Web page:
Aug 25 2009

Brett and Sour Saison Split Batch Experiment


**2/22/11 Update** 

I sent the Brett B version of the saison (renamed Monsoon Season) to the Batch 300 competition put on by The Bruery. It didn’t get Best of Show, but it did come in first in Category 16. All and all, very cool. The results. 

The second split batch experiment happened on Sunday night with my latest saison. 

I’ve done a few saison homebrews, and I always find I enjoy the bretted and soured batches just a little bit more. Saisons are not complete strangers to wildness and sourness, and some of the more famous examples of the style from Brasserie Fantôme and Brasserie à Vapeur  are amazing because of those notes.  I think it adds more complexity to the beer, and I find myself ramping up the acidulated malt that I put into the mash a little more each time.  The idea behind this experiment was to ferment a saison and then to add a pure brettanomyces culture to one and brett and some souring bacteria into the other. 

The beer started out as one of my standard saison batches with the not-so-secret ingredient of some acidulated malt.  It started out with an OG of 1.068, and I fermented it at around 80 degrees.  It dropped down to a 1.006 less than a week later, and then I let it sit for another week just to clean itself up and let the yeasts drop out.  (I say “yeasts” because I pitch a saison yeast, in this case WLP565, and then a clean Cal ale yeast, the Safale US-05, 48 hours later to insure the beer dries out enough.) 

On Sunday (8/23/09), I split the batch evenly between two 3-gallon carboys.  Into one carboy I pitched a vial of White Labs Brettanomyces Bruxellensis (WLP650), and into the other I pitched a starter I had ramped up from the dregs of an Avery Brabant.  (Yes, this is deviation from the original souring gameplan.)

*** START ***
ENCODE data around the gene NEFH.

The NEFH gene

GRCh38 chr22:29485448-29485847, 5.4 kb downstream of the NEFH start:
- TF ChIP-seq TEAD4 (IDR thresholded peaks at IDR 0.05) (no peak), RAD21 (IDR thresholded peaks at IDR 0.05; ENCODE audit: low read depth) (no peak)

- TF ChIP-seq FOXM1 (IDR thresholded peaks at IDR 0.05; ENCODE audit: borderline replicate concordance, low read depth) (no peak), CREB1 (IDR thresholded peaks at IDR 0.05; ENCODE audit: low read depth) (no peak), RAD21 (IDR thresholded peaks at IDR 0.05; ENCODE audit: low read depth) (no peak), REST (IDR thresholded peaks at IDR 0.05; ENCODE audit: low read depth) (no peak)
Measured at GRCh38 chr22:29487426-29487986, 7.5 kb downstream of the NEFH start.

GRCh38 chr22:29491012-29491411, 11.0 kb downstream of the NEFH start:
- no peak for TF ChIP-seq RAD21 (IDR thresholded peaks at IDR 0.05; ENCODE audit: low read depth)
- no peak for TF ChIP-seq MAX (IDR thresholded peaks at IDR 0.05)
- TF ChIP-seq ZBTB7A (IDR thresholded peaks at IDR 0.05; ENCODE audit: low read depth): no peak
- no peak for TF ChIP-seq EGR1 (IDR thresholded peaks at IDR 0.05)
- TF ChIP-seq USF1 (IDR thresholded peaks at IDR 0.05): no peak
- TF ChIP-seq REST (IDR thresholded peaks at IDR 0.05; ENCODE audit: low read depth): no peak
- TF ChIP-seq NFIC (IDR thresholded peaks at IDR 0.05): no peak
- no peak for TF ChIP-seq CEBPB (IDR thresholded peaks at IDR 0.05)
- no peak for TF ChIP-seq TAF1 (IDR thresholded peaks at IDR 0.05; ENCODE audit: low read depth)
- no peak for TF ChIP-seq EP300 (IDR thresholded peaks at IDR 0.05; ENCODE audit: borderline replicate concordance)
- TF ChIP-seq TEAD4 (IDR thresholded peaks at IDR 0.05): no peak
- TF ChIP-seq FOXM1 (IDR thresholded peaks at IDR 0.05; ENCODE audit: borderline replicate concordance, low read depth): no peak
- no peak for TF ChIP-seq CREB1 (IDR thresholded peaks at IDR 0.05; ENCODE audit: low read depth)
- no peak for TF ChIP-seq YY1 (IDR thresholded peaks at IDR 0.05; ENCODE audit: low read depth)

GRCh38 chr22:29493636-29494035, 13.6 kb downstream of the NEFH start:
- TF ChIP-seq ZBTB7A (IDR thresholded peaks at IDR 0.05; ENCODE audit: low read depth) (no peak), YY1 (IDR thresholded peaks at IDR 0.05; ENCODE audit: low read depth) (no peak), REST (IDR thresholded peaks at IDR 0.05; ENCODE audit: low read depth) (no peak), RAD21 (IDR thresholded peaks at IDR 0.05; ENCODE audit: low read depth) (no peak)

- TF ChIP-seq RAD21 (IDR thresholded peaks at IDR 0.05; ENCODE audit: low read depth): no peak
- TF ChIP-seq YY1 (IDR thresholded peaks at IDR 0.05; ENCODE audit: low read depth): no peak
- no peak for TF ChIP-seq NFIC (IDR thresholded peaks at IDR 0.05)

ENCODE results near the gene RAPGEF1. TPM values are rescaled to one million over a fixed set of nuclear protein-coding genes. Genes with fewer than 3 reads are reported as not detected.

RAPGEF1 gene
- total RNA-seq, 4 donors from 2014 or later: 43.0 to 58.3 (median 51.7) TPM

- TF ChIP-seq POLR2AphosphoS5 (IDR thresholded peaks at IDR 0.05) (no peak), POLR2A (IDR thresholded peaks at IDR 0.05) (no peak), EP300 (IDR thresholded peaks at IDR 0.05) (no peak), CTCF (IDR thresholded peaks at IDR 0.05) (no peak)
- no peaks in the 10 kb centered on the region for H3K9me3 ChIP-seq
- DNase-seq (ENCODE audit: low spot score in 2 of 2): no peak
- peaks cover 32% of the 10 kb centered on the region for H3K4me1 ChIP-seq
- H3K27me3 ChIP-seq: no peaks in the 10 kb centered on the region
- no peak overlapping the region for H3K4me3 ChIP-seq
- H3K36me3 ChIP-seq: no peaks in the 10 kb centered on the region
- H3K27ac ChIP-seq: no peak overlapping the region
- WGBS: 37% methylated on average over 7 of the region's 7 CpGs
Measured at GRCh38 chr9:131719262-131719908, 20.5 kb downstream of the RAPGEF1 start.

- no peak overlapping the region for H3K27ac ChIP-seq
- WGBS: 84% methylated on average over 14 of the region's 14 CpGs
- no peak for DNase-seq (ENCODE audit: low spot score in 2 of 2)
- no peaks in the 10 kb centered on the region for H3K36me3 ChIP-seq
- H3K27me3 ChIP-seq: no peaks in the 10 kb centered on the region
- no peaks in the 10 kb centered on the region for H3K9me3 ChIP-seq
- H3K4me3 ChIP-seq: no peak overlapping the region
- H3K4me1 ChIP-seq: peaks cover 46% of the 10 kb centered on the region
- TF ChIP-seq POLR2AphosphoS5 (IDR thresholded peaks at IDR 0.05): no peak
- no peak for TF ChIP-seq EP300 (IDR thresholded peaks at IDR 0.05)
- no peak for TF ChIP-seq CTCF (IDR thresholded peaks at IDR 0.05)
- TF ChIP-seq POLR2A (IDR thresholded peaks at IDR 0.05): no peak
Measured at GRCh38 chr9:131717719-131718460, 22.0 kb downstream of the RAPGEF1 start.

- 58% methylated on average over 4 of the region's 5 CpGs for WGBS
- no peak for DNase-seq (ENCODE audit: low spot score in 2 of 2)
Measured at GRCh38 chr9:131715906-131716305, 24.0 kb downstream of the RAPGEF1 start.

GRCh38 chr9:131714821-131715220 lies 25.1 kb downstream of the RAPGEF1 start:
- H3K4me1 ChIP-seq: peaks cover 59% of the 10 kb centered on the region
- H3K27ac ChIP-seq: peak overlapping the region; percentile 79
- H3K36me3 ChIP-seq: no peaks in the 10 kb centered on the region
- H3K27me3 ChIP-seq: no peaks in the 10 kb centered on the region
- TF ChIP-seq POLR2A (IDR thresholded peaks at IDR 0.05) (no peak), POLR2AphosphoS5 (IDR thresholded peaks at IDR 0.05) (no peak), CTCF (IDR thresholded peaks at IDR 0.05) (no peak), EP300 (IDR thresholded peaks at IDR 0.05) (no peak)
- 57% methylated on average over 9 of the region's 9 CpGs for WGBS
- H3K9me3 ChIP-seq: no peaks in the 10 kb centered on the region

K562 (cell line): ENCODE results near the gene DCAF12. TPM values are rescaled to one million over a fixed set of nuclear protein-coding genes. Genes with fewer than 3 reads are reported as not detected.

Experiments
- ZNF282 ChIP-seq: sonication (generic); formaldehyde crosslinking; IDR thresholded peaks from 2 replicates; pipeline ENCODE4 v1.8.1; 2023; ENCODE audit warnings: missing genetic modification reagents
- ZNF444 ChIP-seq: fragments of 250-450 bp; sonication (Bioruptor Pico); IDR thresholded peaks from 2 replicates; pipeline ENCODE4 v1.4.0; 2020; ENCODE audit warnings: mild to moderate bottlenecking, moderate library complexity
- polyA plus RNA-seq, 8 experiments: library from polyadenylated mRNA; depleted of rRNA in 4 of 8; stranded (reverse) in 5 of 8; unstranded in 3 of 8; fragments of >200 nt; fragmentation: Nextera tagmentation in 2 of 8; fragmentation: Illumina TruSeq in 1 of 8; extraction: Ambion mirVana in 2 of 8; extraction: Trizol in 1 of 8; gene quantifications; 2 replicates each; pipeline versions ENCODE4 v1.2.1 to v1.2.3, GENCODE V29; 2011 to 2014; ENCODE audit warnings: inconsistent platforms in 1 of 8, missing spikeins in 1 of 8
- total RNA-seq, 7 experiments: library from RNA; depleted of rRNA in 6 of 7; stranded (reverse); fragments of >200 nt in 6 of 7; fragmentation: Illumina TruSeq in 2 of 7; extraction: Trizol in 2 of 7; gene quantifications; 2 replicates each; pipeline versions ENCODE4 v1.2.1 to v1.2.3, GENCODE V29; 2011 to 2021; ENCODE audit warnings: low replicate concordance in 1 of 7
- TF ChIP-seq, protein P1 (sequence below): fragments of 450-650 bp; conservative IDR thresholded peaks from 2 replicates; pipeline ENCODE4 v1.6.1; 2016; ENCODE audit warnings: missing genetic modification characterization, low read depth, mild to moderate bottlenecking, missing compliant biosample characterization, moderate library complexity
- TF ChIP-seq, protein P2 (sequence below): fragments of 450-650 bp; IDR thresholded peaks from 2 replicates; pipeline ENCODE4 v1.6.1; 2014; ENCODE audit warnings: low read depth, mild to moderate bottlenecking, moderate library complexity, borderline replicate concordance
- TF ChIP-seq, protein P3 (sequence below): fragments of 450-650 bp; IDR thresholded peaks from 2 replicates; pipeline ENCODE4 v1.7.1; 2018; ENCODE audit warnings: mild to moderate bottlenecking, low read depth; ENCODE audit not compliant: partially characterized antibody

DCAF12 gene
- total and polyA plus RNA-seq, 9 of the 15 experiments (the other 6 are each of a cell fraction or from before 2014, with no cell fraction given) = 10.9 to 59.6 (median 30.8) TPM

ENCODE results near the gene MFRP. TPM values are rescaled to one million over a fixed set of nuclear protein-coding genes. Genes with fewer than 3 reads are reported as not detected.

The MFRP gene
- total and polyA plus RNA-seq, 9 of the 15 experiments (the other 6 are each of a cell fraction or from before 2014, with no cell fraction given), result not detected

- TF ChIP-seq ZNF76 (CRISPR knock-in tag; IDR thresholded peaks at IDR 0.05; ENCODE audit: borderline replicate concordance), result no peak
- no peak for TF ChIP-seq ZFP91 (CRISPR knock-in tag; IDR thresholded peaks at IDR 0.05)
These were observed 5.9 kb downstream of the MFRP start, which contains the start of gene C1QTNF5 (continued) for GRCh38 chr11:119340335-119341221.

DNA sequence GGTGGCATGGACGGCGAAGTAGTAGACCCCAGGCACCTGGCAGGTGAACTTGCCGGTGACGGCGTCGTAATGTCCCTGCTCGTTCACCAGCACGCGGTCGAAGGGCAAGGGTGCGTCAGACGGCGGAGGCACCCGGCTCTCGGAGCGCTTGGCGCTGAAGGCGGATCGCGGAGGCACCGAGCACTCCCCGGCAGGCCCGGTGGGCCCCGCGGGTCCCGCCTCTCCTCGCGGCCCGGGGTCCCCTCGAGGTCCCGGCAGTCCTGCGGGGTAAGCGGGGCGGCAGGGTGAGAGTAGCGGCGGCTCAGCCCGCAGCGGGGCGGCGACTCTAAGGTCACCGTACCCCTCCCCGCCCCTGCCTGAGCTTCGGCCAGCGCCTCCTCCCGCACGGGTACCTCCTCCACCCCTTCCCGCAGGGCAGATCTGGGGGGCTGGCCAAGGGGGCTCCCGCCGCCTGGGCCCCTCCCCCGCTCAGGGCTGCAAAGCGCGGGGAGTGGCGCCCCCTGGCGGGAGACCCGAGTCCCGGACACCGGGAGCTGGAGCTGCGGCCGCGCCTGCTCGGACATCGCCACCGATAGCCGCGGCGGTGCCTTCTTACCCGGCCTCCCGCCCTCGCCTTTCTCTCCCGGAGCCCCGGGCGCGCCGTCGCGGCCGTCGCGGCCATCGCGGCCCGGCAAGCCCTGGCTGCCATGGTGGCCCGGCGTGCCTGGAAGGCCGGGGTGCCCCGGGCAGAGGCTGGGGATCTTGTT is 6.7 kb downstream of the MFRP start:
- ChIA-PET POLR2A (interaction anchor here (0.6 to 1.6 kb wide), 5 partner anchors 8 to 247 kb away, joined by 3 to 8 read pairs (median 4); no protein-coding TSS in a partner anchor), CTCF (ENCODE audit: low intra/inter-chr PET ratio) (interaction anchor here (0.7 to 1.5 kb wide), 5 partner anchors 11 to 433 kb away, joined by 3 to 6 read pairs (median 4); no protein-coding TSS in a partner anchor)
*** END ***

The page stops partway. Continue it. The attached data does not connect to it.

Split Brett Saison Batch

The Brett B is a pure culture of that brettanomyces strain and it is often used for secondary fermentation of Belgian beers and lambics.  It creates a medium intensity funk, and it is some pitched at bottling by brewers.  The Avery culture is a bit more of a wildcard.  It is my understanding that the Brabant undergoes a secondary fermentation brett b, too, but it isn’t the same culture as the tube.  The bottle dregs likely include lactobacillus (lacto) and pediococcus (pedio) bacteria. These can add extra tartness and perhaps add a vinegar quality to the beer. 

Since the final gravity of the beer was so low, the bretts shouldn’t have too much to feast upon and that should control the funkiness to a certain degree.  As of two nights later, the brett b carboy doesn’t appear to be doing anything visually, but its airlock seems to be under a bit more pressure.  The Brabant carboy is getting a white foaminess to it, and may be forming a pellicle.  

I’m not sure how long I will let these beers age and evolve.  I will likely taste them every so often and see if they are in a place where I want to bottle them.  

We’ll see where this one ends up.  

As a sidenote, I did use my wine thief a few weeks ago to fill up a few bottles of the pre-brett saison for tasting and a homebrew competition.  I tasted one right before the split and it was very, very good.  It made it harder to pitch uncertainty into what was an amazing beer, but at least I know I have the recipe I want dialed in for the future. 

The recipe for giggles: 

Le Moribond – (Saison) 2009

Starting Gravity: 1.068 (8/2/09) Days @ 80° F
Final Gravity:  1.006 (8/23/09)
8.15% alcohol (by volume)
Apparent Attenuation: 90.71
Real Attenuation: 73.35

Mash (147° 60 min)
10 lb Pilsener Malt
2 lb Golden Promise
1 lb Munich Malt
0.75 Wheat Malt
0.25 CaraMunich 40
0.25 Acidulated Malt (Sauer)
1 lb Cane Sugar

Boil (70 minute boil)
2.0 Hallertauer Leaves (4.3 AA) (60 min)
0.75 Hallertauer Leaves (4.3 AA) (0 min)
1 tablet Whirlfloc (Boil – 15 min.)
½ tsp Brewer’s Choice Wyeast Nutrient Blend (Boil – 10 min.)

Primary (>80° F)

White Labs WLP565 – Starter made
Safale-05 – Packet pitched after 48 hours in primary


May 12 2009

Brewery Ommegang Bière de Mars Review